The Benefits of Bidding on Brand Terms

When you set up a PPC campaign, you create a number of campaigns, which contain a number of adgroups, which contain keywords of a similar theme. In the example of this motorbike clothing store, called Mike’s Moto, they could have the following campaigns and adgroups:

Campaign Structure PPCThe structure shown here and its naming convention is generally sound, as it reflects their website perfectly (the URL and real company name will not be disclosed as they are not pertinent to the post). There is one thing missing though; brand terms.

When I talk about brand terms, I don’t mean brands this company sells (although those should be included in the proper ad-groups where allowed). I mean their own company name; Mike’s Moto is a brand and needs its own campaign. If you’re a small company, like Mike’s Moto, you probably only need to start with a single adgroup in a single campaign with a few relevant keywords; such as Mikes Moto, Mikes Moto Manchester, MikeMoto and so on. You can then build up the campaign as time goes on by reviewing your search term reports and adding and removing keywords as applicable.  (See below)

campaign structure2

A question I’m often asked is ‘What’s the benefit of adding brand terms to my PPC campaign? – because a) no-one is searching for my company name and b) if they are, then they’ll click on my (free) SEO listing – so aren’t I just paying for clicks I would otherwise get for free?’

Bing Ads have recently released some research on this very topic – and while in the industry we’ve been selling the benefit of brand terms, we have been slightly lacking the data to back up our claims. Bing looked specifically at a few sectors; retail and travel and here’s what they found:

When a company has no paid brand advert, 60% of the clicks go to their organic listing, 6% go to a competitor’s organic listing and 34% go to a competitor’s paid ad. That means of all the clicks that could have gone to your website, 40% of them went to a competitor!

When companies do have a paid brand advert, they get 91% of the clicks, with 4% going to a competitor’s paid advert and 5% going to a competitor’s organic listing. Of your clicks, 54% go through your organic listing, which does mean that you are paying for 12% of your clicks, which you would have potentially otherwise had for free. It also means that 34% are incremental, these are clicks that go through your paid brand ad but you wouldn’t have got them through your organic listing.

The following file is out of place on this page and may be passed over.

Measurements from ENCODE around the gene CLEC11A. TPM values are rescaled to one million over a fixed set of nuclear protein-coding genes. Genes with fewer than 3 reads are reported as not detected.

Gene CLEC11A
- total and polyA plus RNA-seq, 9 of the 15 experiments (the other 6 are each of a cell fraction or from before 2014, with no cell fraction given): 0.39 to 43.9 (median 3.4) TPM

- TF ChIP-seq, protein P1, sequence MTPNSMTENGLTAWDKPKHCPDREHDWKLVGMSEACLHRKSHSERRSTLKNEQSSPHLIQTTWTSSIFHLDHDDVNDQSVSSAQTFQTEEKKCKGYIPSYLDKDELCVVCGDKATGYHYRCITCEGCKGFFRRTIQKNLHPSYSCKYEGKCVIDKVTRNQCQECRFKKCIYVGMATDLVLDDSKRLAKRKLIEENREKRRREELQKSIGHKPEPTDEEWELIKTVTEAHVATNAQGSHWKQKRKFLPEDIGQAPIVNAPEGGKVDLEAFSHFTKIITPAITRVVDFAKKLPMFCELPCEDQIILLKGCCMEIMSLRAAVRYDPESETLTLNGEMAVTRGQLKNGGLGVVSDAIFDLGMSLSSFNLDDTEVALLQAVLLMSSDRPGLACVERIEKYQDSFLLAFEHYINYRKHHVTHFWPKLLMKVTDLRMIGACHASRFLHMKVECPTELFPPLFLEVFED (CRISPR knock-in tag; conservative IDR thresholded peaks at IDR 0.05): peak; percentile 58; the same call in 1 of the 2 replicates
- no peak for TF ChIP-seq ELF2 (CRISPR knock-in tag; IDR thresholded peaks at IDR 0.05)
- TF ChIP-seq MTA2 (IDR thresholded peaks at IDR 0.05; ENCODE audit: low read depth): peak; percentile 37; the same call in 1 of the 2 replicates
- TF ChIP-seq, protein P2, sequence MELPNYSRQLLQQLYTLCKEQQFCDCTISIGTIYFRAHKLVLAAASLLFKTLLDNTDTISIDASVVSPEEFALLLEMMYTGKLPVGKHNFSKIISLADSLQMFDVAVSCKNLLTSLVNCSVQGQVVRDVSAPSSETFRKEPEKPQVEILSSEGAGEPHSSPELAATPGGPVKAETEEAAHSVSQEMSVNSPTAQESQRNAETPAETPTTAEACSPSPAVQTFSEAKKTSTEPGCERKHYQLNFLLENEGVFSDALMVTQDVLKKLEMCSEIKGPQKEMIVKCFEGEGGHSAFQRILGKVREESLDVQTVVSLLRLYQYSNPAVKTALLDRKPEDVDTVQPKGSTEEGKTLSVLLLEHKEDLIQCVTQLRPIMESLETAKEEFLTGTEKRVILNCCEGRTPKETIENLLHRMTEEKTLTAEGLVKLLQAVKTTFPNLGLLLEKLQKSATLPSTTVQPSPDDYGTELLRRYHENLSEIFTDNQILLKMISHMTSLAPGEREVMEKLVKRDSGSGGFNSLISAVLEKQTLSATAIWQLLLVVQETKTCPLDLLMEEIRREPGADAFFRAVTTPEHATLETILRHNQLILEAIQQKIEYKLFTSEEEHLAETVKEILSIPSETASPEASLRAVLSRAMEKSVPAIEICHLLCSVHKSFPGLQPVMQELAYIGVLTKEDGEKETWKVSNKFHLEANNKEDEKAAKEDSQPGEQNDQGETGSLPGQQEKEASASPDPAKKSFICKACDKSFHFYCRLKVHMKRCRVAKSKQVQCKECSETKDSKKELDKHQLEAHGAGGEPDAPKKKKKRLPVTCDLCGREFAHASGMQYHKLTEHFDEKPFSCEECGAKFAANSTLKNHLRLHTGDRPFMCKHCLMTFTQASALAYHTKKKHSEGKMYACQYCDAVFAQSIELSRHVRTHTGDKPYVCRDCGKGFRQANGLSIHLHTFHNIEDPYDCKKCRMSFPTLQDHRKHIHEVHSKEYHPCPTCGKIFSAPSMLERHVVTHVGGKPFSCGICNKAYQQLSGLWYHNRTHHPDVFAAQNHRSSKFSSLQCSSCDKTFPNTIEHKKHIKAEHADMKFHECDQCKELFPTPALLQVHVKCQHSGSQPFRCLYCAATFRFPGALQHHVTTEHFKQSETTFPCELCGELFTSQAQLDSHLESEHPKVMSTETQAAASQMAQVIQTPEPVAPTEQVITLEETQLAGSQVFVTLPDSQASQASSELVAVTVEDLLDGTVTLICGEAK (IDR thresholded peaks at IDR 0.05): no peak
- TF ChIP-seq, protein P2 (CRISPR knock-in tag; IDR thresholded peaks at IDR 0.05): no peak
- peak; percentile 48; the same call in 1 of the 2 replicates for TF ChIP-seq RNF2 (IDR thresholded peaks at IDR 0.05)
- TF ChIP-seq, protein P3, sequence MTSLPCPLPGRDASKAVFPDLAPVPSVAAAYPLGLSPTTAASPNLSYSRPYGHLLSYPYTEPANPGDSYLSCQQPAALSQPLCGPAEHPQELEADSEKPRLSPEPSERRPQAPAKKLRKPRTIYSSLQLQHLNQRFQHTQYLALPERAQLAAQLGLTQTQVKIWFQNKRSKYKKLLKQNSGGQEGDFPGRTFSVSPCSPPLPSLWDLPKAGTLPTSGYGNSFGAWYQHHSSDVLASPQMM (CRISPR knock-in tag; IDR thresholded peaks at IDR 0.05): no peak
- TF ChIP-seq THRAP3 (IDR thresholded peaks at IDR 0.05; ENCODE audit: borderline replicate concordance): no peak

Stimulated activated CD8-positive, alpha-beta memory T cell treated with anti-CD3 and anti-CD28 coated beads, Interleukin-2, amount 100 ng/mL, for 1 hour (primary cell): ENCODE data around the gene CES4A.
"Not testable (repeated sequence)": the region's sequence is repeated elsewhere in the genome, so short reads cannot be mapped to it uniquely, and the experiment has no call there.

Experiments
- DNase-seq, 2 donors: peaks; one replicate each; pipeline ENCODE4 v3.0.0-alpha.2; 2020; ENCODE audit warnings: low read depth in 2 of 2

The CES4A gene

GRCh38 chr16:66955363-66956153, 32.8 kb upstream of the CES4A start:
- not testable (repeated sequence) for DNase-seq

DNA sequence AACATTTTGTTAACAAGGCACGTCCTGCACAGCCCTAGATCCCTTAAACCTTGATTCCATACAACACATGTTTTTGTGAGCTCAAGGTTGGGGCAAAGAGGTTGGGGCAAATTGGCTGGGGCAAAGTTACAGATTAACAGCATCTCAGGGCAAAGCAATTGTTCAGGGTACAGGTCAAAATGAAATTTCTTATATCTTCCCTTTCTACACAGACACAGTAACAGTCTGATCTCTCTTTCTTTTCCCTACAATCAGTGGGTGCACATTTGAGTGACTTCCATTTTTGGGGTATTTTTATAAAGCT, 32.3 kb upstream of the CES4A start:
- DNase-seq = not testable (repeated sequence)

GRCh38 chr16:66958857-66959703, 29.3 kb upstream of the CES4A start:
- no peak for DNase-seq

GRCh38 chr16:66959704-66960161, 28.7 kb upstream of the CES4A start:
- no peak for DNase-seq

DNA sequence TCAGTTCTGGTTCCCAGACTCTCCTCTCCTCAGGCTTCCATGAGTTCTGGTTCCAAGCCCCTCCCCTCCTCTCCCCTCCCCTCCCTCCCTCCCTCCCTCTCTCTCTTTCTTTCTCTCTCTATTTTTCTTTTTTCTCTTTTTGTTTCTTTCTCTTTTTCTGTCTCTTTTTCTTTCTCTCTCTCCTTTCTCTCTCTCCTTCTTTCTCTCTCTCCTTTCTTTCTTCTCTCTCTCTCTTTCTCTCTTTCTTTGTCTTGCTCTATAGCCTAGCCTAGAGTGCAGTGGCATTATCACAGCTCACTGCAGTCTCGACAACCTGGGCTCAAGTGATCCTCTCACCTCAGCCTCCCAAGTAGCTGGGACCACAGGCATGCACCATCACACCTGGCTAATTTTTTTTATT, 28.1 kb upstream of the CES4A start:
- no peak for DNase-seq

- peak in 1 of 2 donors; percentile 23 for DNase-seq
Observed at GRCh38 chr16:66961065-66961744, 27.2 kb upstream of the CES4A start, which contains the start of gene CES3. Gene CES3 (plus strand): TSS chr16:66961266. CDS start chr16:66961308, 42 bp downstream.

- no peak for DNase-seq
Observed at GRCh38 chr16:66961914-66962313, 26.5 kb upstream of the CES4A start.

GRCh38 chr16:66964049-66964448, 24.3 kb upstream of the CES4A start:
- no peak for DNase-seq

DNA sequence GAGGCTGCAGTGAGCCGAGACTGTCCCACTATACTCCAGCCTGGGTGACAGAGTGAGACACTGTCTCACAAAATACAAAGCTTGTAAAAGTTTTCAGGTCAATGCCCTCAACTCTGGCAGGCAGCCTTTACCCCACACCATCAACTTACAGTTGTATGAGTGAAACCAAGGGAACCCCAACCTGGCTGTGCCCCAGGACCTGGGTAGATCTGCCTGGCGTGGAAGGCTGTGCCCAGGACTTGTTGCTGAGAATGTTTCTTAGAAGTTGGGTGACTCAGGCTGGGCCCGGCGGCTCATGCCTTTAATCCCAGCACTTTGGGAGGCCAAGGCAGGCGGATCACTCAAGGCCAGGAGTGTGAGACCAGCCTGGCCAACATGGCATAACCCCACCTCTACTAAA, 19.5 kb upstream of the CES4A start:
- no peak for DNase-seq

Let’s go back to our example of Mike’s Moto. Let’s say 100 people search for Mike’s Moto in a month; if Mike doesn’t have a paid brand advert then only 60 of them will end up on Mike’s website and 40 of them will end up on his competitor’s sites. When Mike adds a brand campaign, 91 of those 100 people will end up on his website and only 9 of them will go to his competitor’s sites. Now, if Mike is correct and no-one is searching for his company name – just remember, this is pay-per-click advertising and if no-one clicks, you don’t pay; all its cost you is a little bit of time and if you want more people to search for your company name, try using a display campaign to complement your PPC campaign!

Hopefully, you’re sold on the benefits of bidding on brand terms!

What’s the benefit of adding brand terms to your PPC campaign? Click To Tweet

Source:  http://www.slideshare.net/bingads, 28th May 2015

One thought on “<span>The Benefits of Bidding on Brand Terms</span>”

  1. As someone who has done some rigorous testing for different companies into this conundrum, my advice would be this: bidding on brand is usually worth it if your competitors are targeting your brand terms via PPC, or have done so recently. If they are not, and you have a dominant SERP position organically, the decision is a trickier one.

Comments are closed.